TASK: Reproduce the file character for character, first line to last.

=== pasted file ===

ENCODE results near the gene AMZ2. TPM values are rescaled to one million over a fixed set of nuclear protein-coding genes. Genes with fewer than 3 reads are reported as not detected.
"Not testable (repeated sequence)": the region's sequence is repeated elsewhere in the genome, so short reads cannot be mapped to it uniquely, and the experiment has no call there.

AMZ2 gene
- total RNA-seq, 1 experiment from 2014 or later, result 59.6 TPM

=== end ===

ENCODE results near the gene AMZ2. TPM values are rescaled to one million over a fixed set of nuclear protein-coding genes. Genes with fewer than 3 reads are reported as not detected.
"Not testable (repeated sequence)": the region's sequence is repeated elsewhere in the genome, so short reads cannot be mapped to it uniquely, and the experiment has no call there.

AMZ2 gene
- total RNA-seq, 1 experiment from 2014 or later, result 59.6 TPM